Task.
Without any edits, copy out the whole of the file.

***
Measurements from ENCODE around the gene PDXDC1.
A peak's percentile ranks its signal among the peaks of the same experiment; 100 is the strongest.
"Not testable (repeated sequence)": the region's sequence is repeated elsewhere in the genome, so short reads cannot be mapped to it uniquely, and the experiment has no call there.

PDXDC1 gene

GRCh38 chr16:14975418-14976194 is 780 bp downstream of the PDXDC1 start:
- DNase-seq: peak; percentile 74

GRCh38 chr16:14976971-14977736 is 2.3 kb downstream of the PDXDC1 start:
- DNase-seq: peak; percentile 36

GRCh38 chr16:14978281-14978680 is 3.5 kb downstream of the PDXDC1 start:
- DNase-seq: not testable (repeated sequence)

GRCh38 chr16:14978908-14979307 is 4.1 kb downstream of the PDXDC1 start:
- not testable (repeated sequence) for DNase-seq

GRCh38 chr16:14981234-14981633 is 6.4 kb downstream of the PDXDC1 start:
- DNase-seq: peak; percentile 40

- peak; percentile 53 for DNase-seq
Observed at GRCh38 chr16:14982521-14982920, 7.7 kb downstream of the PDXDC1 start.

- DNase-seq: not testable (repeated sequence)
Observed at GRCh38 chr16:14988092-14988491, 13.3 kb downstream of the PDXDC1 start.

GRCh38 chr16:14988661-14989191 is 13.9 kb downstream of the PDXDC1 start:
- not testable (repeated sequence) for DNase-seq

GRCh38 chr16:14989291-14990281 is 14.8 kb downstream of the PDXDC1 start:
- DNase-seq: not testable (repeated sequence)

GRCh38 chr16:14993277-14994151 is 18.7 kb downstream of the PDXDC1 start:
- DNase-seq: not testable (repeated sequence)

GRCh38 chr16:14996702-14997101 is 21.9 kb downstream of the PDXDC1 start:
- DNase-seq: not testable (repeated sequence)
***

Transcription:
Measurements from ENCODE around the gene PDXDC1.
A peak's percentile ranks its signal among the peaks of the same experiment; 100 is the strongest.
"Not testable (repeated sequence)": the region's sequence is repeated elsewhere in the genome, so short reads cannot be mapped to it uniquely, and the experiment has no call there.

PDXDC1 gene

GRCh38 chr16:14975418-14976194 is 780 bp downstream of the PDXDC1 start:
- DNase-seq: peak; percentile 74

GRCh38 chr16:14976971-14977736 is 2.3 kb downstream of the PDXDC1 start:
- DNase-seq: peak; percentile 36

GRCh38 chr16:14978281-14978680 is 3.5 kb downstream of the PDXDC1 start:
- DNase-seq: not testable (repeated sequence)

GRCh38 chr16:14978908-14979307 is 4.1 kb downstream of the PDXDC1 start:
- not testable (repeated sequence) for DNase-seq

GRCh38 chr16:14981234-14981633 is 6.4 kb downstream of the PDXDC1 start:
- DNase-seq: peak; percentile 40

- peak; percentile 53 for DNase-seq
Observed at GRCh38 chr16:14982521-14982920, 7.7 kb downstream of the PDXDC1 start.

- DNase-seq: not testable (repeated sequence)
Observed at GRCh38 chr16:14988092-14988491, 13.3 kb downstream of the PDXDC1 start.

GRCh38 chr16:14988661-14989191 is 13.9 kb downstream of the PDXDC1 start:
- not testable (repeated sequence) for DNase-seq

GRCh38 chr16:14989291-14990281 is 14.8 kb downstream of the PDXDC1 start:
- DNase-seq: not testable (repeated sequence)

GRCh38 chr16:14993277-14994151 is 18.7 kb downstream of the PDXDC1 start:
- DNase-seq: not testable (repeated sequence)

GRCh38 chr16:14996702-14997101 is 21.9 kb downstream of the PDXDC1 start:
- DNase-seq: not testable (repeated sequence)